Samsung Galaxy S8 vs Huawei P10: the weigh-in

Huawei’s latest runs right into 2017’s flashiest flagship

04 April 2017
by Stuff Staff

Amidst all of the excitement around the Samsung Galaxy S8 and the LG G6, it’s easy to forget that we’ve already had a pretty big flagship phone release in 2017: the Huawei P10.

The P10 pairs iPhone-inspired looks with mostly top-of-the-line Android tech, delivering an appealing pseudo-hybrid of sorts. It’s more intriguing than last year’s P9, for sure, but still isn’t the most exciting phone we’ve ever laid eyes upon.

On the other hand, the Samsung Galaxy S8 looks downright spectacular, from its taller, curvier screen to the lack of bezel and the power-packed innards. Samsung’s got more buzz, certainly, but how do the phones really compare when it comes to specs? Here’s how it breaks down.


As mentioned above, the Huawei P10 clearly has an Apple fixation going on, and could easily be mistaken for an iPhone 7 at a glance. Little details set them apart, certainly, and it’s not an exact match top to bottom – but it also feels like Huawei didn’t try to do much new here.

Well, except for the bold Pantone-inspired colours, Greenery and Dazzling Blue. They’re sure to be divisive, but you won’t find anything quite like them on other handsets.

On the other hand, you won’t find a single other smartphone that looks quite like the Galaxy S8. A strong evolution from the Galaxy S7/S6 design, Samsung’s phone chips away at the bezel, cuts out the old physical home button, and puts just a smidge of extra space at the top and bottom of a gorgeous, curved screen.

It’s utterly striking, and is an immediate contender for the best-looking phone we’ve ever laid eyes on. The LG G6 will be strong competition in this regard, but the Huawei P10 isn’t quite at that level. It looks and feels premium enough, but it hardly screams innovation.

What’s more, while the Galaxy S8 has IP68 water and dust resistance, the Huawei lacks waterproofing. That’s a disappointing omission on Huawei’s part.


One of the biggest knocks against the Huawei P10’s screen is that it doesn’t match the expected Android flagship standard of Quad HD resolution. Instead, this 5.1in LCD is simply a 1080p panel. Sure, it still looks good: it’s plenty bright, rather vivid, and still pretty crisp. But, as with the Google Pixel, you can’t help but wonder why you’re paying £600 and not getting the best.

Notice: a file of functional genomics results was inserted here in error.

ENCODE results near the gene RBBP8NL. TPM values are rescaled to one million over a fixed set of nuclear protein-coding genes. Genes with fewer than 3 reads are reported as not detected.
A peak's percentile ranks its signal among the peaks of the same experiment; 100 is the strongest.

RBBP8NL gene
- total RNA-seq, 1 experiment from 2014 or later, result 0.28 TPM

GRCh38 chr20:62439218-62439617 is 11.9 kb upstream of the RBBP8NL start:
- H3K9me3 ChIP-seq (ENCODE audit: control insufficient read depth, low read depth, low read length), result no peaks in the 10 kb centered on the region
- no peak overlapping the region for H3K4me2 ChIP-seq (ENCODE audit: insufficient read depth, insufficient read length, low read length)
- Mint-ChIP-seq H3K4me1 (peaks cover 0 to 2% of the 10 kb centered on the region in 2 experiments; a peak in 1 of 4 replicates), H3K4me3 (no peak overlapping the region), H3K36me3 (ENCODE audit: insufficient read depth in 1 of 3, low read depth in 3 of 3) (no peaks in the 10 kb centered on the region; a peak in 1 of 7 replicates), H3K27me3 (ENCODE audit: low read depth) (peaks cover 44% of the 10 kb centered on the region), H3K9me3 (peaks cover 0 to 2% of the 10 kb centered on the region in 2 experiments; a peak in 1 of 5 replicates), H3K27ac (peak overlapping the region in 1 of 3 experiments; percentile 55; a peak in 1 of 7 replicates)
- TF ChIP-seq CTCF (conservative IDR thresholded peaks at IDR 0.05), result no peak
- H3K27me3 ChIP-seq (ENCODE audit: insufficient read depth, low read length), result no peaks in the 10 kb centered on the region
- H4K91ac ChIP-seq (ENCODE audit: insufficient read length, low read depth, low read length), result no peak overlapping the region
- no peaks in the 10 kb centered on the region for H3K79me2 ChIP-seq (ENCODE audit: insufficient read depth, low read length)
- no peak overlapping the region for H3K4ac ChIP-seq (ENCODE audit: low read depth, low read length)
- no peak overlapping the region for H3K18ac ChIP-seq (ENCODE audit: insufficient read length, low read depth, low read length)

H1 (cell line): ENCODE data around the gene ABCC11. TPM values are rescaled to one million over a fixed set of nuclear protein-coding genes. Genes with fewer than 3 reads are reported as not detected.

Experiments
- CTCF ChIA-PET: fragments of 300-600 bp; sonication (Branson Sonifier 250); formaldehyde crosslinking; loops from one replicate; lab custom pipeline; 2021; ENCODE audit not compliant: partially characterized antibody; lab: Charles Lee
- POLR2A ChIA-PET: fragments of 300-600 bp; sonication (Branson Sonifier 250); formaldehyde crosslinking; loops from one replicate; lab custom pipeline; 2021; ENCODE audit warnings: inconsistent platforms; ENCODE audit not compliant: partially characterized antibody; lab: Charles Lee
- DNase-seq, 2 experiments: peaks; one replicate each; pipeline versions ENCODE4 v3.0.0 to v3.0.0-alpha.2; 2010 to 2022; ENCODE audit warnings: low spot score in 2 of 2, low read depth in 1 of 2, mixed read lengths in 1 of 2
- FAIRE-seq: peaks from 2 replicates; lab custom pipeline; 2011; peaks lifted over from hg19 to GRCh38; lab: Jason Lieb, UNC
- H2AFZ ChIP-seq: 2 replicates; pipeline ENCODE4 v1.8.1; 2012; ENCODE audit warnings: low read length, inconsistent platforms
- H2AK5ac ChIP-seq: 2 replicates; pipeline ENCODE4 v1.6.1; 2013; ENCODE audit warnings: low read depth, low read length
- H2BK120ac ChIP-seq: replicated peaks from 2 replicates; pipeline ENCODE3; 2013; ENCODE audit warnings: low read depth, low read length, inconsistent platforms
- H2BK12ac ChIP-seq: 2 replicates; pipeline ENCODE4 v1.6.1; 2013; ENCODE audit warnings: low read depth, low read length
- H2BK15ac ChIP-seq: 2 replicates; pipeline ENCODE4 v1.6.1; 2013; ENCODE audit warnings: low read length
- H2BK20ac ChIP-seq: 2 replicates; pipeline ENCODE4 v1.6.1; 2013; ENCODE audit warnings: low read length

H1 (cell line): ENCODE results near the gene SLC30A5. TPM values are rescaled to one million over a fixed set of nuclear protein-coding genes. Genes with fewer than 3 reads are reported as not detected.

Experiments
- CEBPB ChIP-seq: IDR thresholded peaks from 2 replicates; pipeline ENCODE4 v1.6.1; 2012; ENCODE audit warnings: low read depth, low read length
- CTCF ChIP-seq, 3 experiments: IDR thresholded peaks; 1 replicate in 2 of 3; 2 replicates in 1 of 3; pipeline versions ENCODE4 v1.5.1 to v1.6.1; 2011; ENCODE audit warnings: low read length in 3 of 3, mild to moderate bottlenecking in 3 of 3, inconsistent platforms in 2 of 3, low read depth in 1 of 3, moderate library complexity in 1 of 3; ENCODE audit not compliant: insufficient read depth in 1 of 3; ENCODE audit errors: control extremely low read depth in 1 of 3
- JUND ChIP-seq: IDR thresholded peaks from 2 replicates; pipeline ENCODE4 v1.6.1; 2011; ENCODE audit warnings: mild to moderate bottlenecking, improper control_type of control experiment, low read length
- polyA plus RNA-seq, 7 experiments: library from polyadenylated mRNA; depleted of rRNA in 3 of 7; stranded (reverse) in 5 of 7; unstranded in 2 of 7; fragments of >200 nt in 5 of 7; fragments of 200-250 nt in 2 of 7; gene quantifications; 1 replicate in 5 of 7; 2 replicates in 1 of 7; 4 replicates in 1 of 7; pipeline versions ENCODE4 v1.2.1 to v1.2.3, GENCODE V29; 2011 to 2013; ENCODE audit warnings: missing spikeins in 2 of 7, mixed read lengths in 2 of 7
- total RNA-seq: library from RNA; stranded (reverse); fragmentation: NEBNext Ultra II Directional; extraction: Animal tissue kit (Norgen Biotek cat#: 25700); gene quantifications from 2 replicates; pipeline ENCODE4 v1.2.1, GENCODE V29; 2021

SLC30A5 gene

Well, the Galaxy S8 may well have the best – the best of the best, in fact. This Quad HD screen measures a steep 5.8in, but you don’t feel it in the width, as the tweaked dimensions (it has a 18.5:9 aspect ratio) make it a bit taller in portrait orientation. That gives you more screen space without making the phone uncomfortable in your grip.

It also has mobile HDR (high dynamic range) support, so Netflix originals – when Netflix’s mobile offering supports it – and content from other compatible apps will shine with stronger contrast between light and dark elements on the screen. Samsung’s AMOLED panels are already the best around, with deep blacks, dazzling colours, and incredible detail, and the Galaxy S8’s should be the strongest to date.


Two back cameras is better than one, right? Well, not necessarily: we’ll obviously take quality over quantity when it comes to snapshots, although the double-sensor array brings benefits.

With the P10, you get a 12-megapixel main camera and 20MP monochrome sensor right alongside it, both with Leica branding and really sterling results. Pair them together and the P10 begins showing off its party tricks, such as the ability to zoom up to 2x with no noticeable loss of quality, plus slick depth of field with its Portrait and Wide-aperture modes.

Even the regular photos, sans tricks, are impressive: punchy colours, loads of detail, and great black-and-white results from the 20MP sensor. Low-light photos tend to show a fair amount of noise, meanwhile, given the f/2.2 aperture. The 4K/30fps or 1080p/60fps video footage looks routinely great, however, although not quite on par with the Google Pixel’s.

We haven’t taken enough snaps with the Galaxy S8 camera just yet to make a call, but the Galaxy S7 had the best Android shooter of 2016, and this year’s phone brings enhancements.